Any hopes that Suzuki might have had a year ago that the Kizashi would revive its U.S. sales prospects were quickly dashed once the car went on sale in late 2009. The attractively style Kizashi has not made any noticeable dent in the hyper-competitive mid-size segment, however, and Suzuki's sales through July are down by 48 percent compared to its already terrible first half of 2009. After peaking at 101,884 units in 2007, Suzuki has only moved 13,501 vehicles through July of this year.
We have no proof that General Motors is getting payback on the three dealers who founded the Committee to Restore Dealer Rights (CRDR), Tammy Darvish, Jack Fitzgerald and Alan Spitzer. But we do know that retribution is a game often played by all sides, and that Darvish, Fitzgerald and Spitzer definitely believe GM has taken the first shot.
Businesses that have tried to capitalize on a perceived demand for zero emissions cars in the last few years are finding their lot in life to be just as difficult, if not more so, than as those selling traditional vehicles. In 2007 and 2008, as gas prices steadily climbed north of $4 a gallon, numerous entrepreneurs decided to try their hands at selling electric vehicles (EVs), including Marc Korchin who opened Green Motors in Berkeley, California.
Back in May, General Motors announced plans to close down a large portion of its dealership network. Since then, a number of those franchisees have lodged complaints to both the automaker itself and appropriate policymakers, leading to possible legislation on how GM is allowed to handle the closing of dealerships. This being the case, The General is proactively drafting a new set of rules as to how it will deal with these to-be-shuttered dealerships, and it promises that some are likely to be re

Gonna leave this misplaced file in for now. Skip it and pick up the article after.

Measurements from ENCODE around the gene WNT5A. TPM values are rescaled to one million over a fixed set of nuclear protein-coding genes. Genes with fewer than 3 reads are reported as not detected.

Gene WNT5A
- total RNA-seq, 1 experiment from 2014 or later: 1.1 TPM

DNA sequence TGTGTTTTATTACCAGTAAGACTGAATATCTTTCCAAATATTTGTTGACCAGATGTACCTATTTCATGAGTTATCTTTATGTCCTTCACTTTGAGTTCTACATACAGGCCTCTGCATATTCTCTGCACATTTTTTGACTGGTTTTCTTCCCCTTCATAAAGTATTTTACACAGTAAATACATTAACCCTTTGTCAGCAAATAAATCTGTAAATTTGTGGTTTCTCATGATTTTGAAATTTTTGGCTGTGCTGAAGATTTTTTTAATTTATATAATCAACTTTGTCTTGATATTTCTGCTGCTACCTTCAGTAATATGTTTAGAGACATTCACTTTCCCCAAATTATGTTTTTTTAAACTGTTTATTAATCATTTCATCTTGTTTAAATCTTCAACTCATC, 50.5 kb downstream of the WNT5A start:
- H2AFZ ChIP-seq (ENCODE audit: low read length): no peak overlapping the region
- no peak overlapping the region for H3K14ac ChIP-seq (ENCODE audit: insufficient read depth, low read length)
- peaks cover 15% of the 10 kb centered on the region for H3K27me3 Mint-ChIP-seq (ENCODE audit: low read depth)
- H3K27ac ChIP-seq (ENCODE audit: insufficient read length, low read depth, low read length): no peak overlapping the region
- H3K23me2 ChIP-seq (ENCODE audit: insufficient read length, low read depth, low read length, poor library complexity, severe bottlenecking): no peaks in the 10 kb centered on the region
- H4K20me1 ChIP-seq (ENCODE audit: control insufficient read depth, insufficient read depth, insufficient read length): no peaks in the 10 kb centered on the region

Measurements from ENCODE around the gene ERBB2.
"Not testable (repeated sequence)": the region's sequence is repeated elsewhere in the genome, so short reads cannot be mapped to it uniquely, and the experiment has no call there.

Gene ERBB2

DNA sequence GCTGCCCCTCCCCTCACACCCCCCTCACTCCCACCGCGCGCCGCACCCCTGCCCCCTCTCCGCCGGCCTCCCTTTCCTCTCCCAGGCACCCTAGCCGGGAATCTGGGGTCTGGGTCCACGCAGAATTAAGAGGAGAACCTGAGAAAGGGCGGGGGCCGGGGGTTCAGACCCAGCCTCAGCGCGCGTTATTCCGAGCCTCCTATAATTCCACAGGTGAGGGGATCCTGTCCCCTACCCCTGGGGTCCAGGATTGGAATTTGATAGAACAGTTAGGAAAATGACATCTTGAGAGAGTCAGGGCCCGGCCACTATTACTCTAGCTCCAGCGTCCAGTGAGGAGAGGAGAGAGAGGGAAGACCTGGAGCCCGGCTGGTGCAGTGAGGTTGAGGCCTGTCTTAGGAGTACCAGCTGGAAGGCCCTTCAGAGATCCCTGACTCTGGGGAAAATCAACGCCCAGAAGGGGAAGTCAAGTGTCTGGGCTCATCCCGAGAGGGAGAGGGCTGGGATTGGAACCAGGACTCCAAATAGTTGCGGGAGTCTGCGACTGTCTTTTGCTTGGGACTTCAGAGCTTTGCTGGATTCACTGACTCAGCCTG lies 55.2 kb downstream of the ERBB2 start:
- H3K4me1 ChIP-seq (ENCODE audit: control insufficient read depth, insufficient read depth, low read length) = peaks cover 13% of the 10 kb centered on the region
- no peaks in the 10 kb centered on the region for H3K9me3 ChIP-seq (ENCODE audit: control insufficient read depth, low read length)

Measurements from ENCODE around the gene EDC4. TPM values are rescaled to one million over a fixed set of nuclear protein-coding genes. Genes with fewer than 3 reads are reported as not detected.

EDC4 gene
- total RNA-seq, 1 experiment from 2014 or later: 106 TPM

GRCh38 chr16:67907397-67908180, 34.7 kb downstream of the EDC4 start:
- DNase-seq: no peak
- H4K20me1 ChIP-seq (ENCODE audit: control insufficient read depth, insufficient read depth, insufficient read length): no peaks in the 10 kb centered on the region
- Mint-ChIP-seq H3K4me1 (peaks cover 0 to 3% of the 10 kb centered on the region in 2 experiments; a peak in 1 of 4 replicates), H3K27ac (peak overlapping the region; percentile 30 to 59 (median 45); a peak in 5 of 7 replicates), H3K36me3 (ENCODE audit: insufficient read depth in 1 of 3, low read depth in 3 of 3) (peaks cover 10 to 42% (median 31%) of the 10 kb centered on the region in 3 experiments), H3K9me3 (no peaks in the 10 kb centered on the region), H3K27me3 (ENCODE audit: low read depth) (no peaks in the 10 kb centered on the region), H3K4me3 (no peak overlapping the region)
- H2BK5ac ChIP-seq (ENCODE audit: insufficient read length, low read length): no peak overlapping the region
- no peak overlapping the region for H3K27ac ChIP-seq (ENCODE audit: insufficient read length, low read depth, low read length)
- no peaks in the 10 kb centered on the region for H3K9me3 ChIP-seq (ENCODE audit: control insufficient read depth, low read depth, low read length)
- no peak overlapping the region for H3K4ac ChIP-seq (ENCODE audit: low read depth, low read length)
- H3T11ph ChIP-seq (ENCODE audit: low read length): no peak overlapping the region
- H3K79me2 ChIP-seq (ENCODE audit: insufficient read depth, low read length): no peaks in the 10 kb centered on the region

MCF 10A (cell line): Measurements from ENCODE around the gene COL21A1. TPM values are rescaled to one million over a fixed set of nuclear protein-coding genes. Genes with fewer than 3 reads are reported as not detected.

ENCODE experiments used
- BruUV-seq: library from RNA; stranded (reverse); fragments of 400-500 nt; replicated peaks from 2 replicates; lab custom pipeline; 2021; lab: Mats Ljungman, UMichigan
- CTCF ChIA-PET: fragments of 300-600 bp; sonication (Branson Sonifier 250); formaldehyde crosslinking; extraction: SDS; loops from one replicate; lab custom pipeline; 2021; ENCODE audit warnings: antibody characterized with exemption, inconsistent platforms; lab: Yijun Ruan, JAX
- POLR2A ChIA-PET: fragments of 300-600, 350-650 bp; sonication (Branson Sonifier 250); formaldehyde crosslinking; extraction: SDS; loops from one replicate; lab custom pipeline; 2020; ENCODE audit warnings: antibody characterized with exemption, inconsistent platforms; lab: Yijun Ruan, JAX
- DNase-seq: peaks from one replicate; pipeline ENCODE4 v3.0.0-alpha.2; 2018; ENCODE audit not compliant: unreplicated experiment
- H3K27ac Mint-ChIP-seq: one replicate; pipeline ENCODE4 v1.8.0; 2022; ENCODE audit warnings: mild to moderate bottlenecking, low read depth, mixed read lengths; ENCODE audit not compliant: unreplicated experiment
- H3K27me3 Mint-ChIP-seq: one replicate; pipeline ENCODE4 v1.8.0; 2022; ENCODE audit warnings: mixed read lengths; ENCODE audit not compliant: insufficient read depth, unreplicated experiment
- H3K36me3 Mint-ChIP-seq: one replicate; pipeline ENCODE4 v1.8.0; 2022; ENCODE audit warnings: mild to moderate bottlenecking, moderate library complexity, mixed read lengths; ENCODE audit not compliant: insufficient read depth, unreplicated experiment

One of the more controversial parts of the Chrysler bankruptcy was the decision to cut 789 dealerships by June 9. The move made for a quick, painful end to dealerships that in some cases spanned several generations of family ownership. When General Motors entered bankruptcy, it said it would cut about 1,300 retail stores, but the automaker planned on waiting until October, 2010 to pull the plug.
When it comes to dealership closings, there is a big divide between what General Motors, Chrysler and President Obama's auto task force want and what dealers and Congress want. The bankrupt Detroit automakers say that closing dealerships will save money, streamline vehicle delivery, improve brand image, and improve the health of remaining retail stores.
The soon to be terminated 789 Chrysler dealerships have all of five days to sell thousands of Chrysler, Dodge, and Jeep models, or else the damned dealers may have to eat their remaining inventory. When the termination letters went out on May 14, the pink-slipped dealers had 44,000 new cars and trucks on their lots, and there are still plenty of vehicles left to sell. Times are tough for the 789 closing Chrysler dealerships, but for customers looking to get into a new Chrysler, Dodge, or Jeep, t
Bill Heard Chevrolet, which had been the largest Chevy dealer in the world by volume, filed for Chapter 11 bankruptcy protection this week after closing down all of its 13 stores last week, and the tale of financial ruin is surprisingly bad. The dealer conglomerate owes $229 million to GMAC financing, BMW financing, and JP Morgan Chase, but with the Chapter 11 filing, much of the money owed will likely never see the light of day.
A couple days back we received word from Automotive News that Volvo was looking to downsize its dealer body by 30 percent in an effort to cut costs. The Swedish automaker says that isn't going to happen. PR VP Geno Effler said that while Volvo doesn't plan to cut almost a third of its 350 US dealers, it will try to persuade its struggling dealers to call it quits. The problem with Volvo's denial is that we'd heard about Volvo closing a significant amount of dealers way back in December, before t